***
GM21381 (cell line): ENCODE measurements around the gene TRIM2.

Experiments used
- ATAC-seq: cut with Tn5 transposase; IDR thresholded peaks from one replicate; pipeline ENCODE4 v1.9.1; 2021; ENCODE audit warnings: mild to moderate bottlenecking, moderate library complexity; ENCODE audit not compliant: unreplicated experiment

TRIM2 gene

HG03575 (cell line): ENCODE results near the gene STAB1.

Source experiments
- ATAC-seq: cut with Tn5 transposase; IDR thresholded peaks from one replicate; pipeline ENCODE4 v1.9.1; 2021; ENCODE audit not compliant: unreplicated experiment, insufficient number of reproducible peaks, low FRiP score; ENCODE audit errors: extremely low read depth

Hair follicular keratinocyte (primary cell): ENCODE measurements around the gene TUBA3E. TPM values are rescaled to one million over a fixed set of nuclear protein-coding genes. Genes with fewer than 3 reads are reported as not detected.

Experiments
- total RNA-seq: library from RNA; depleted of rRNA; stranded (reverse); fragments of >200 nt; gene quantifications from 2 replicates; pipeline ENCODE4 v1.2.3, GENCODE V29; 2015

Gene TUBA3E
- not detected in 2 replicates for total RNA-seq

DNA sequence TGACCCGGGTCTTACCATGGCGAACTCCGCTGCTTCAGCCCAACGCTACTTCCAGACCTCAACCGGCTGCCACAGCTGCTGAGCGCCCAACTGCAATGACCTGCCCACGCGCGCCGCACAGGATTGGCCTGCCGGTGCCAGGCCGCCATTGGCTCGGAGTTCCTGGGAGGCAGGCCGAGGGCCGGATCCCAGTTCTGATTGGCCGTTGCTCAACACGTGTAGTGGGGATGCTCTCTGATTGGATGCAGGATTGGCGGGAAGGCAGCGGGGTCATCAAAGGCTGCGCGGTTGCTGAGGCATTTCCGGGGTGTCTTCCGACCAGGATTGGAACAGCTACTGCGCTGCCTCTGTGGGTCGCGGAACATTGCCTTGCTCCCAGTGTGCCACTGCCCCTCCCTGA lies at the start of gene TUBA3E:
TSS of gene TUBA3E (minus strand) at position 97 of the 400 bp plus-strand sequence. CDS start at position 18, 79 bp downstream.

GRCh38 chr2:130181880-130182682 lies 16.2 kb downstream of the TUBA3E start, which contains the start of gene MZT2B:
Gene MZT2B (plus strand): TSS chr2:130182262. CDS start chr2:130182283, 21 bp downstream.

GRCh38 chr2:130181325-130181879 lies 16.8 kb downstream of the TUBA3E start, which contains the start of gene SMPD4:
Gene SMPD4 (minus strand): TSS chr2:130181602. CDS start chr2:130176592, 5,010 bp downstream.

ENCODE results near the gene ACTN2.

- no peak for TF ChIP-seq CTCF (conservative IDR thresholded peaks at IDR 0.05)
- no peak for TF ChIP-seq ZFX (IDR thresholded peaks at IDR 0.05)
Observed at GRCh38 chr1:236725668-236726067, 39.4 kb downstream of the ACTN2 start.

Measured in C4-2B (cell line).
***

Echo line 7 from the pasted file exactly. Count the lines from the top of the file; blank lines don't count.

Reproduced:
- ATAC-seq: cut with Tn5 transposase; IDR thresholded peaks from one replicate; pipeline ENCODE4 v1.9.1; 2021; ENCODE audit not compliant: unreplicated experiment, insufficient number of reproducible peaks, low FRiP score; ENCODE audit errors: extremely low read depth